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   PlanetDreamcast | Games | Reviews | Ecco the Dolphin: Defender of the Future
    Ecco the Dolphin: Defender of the Future
Page 2/2
Sega's aquatic hero makes a big splash on the DC - Review By Tren

  • The Bad

    The cutscenes use the in-game engine, and are actually fairly impressive.
    The game's main problem is with continuity. Due to the way the game works, it is not always easy to tell exactly what to do next or where to go, and how exactly the current level can be finished. It's possible to swim around for ages without achieving anything, not even knowing if you're doing the right thing. This would be thoroughly frustrating if the game used a limited lives system, but thankfully you can restart as many times as you wish (although where exactly you will spawn each time isn't always clear). The game can be tedious, mainly because it's not always apparent exactly what you must do to finish a level; fans may argue this is part of the fun of Ecco, but it will no doubt prove frustrating and annoying for many. The game looks like it should appeal to all ages, but in truth unless the child in question has an incredible attention span they will quickly get frustrated with Ecco, as they'll most likely find the control too difficult and the hints too cryptic to get very far. Having said that, some adult gamers still have short attention spans, and may not find enjoyment in Ecco.

    As I mentioned, there are save points, but it's impossible to see them; the game just decides which of its in-game restart points you last passed through before dying, and after pressing start on the continue screen it allows you to continue from there. This may sound like a huge shortcoming, but is really just a minor annoyance. You may get temporarily disoriented from an odd respawn, but this usually isn't too much of a problem.

    Finally, a nice, restrained use of lens flare.
    In Ecco, enemies respawn every time you die and restart. Tie this in with the above point about the game's confusing progression and you do occasionally get wasted gaming time. Let me explain by giving an example of a particularly frustrating moment I came across. In the 4th level I made my way through a labyrinth to find a fork; the first way led to nothing, so I assumed I must continue in the second. The second path contained a pool at the end with two regular sharks and one hammerhead shark, which I assumed I would have to kill. After many restarts I finally killed all three, only to find I was rewarded with absolutely nothing. Had the game not respawned the one or two sharks I had successfully killed each attempt, finding this out wouldn't have been such a chore.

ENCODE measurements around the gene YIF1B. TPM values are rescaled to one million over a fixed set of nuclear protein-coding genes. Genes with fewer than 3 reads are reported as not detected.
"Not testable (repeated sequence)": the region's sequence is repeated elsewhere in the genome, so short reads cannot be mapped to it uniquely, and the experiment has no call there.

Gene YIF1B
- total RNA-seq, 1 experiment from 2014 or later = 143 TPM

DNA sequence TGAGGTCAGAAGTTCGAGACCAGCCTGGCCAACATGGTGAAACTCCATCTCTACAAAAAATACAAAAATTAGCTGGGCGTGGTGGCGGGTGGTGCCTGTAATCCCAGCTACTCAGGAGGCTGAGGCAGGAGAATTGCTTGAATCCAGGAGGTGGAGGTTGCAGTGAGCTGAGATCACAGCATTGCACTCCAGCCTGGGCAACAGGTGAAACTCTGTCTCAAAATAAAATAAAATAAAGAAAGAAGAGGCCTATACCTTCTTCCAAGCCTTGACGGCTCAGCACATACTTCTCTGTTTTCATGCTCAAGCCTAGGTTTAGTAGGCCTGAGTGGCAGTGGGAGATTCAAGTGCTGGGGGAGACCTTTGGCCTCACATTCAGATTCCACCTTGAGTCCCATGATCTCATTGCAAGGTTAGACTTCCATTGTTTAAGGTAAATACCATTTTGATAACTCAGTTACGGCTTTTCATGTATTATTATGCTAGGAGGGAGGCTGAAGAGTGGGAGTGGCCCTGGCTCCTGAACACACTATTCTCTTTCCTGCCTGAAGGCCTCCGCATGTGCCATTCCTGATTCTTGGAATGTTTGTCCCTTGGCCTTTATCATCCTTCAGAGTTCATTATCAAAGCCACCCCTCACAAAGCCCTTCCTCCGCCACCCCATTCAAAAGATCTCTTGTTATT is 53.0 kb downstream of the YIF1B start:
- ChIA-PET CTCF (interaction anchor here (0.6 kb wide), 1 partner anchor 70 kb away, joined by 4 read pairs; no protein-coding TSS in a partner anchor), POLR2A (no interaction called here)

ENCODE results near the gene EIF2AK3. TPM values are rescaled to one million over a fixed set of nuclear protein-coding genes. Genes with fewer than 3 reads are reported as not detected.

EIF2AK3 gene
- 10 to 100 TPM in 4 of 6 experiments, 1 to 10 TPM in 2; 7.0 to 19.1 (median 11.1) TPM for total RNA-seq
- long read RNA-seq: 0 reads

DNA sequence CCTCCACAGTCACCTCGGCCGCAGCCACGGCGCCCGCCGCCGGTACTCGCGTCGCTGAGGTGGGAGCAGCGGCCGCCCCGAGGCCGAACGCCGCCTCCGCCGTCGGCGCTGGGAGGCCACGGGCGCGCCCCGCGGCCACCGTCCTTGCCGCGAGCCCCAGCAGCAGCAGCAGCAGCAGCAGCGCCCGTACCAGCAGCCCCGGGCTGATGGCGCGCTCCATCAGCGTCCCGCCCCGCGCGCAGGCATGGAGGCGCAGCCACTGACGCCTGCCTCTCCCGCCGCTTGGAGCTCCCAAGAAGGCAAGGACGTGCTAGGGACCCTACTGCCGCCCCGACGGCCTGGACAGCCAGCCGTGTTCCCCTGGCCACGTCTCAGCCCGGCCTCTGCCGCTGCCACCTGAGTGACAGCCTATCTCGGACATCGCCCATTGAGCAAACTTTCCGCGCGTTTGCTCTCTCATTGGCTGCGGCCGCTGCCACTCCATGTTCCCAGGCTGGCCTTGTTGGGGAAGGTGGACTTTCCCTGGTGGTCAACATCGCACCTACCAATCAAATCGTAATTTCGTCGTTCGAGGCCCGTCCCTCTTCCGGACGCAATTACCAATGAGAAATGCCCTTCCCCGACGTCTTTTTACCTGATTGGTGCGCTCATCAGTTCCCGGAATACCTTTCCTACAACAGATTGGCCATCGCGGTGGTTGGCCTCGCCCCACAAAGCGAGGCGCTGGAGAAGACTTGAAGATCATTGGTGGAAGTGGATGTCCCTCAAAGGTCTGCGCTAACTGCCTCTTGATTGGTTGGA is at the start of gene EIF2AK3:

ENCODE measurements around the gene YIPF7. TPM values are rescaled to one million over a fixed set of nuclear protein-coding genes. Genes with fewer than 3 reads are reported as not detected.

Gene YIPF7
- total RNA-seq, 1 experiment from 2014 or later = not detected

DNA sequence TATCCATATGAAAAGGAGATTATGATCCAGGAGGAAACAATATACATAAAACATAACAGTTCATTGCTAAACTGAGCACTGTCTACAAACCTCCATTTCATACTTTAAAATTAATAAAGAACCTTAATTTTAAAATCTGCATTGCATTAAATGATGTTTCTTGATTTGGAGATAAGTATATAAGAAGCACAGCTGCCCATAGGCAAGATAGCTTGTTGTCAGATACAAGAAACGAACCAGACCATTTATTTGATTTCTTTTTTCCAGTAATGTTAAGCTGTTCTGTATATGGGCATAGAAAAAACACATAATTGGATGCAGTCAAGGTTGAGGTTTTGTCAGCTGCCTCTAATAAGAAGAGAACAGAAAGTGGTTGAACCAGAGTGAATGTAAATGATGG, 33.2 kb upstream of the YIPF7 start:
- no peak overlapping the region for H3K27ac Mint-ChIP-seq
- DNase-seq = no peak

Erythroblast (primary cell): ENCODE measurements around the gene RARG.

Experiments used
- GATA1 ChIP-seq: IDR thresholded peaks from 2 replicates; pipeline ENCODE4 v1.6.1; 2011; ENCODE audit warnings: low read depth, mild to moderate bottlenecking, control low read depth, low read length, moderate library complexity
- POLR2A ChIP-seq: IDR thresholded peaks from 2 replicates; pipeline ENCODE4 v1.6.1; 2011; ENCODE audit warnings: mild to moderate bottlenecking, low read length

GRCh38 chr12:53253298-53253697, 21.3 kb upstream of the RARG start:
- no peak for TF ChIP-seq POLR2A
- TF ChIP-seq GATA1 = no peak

Another negative point is the frame rate, which as previously mentioned fluctuates. Once in a while, it seems to go incredibly slow at unexpected points - i.e. a simple, plain-looking tunnel with some coloured seaweed in it brought the game to a crawl. I can only guess that this is due to optimisation problems, although thankfully the times it occurs are few and far between.

    Finally, although the soundtrack is great, it has been engineered in a poor way. A good example of excellent music engineering is Sonic Adventure, which without being obvious loops music continuously without pause in the game. In the case of some of Ecco's music, the soundtrack just stops, or fades away and leaves a couple of second of dead silence, which is annoying and ruins the ambience a full continuous soundtrack could bring.

  • The Final Word
    Although Ecco was obviously a labour of love for its developers, it isn't necessarily something everyone will find instantly accessible as a masterpiece (unlike something like Soul Calibur, which has a huge appeal). If you persist and have the time to learn Ecco's massive levels, however, you'll find it immensely rewarding, especially once you reach Atlantis itself. Even if through reading this review you don't like the idea of Ecco (i.e. you're an action-quick-fix-junkie) at least try renting Ecco for an evening or two. Even if you have a short temper, Ecco's combination of beautiful graphics and soothing, ambient music can be strangely therapeutic.

    Developer: Appaloosa
    Publisher: Sega
    Genre: Adventure

    Highs: Incredible graphics, well designed puzzles, great ambient soundtrack.
    Lows: Large levels can be disorientating, frustrating for younger players.
    Other: 1 player, VMU Compatible (6 blocks per save) VGA Box Compatible, Jump Pack Compatible.


  • Intro (MPEG) - Again, the intro uses the in-game engine, and is actually pretty cool. [Big (17.9M)] - [Med (9.6M)] - [Small (2.1M)]
  • Gameplay 1 (MPEG) - Shark fighting. [Big (10.2M)] - [Med (5.5M)] - [Small (1.2M)]
  • Final Score:

    (out of a possible 10)

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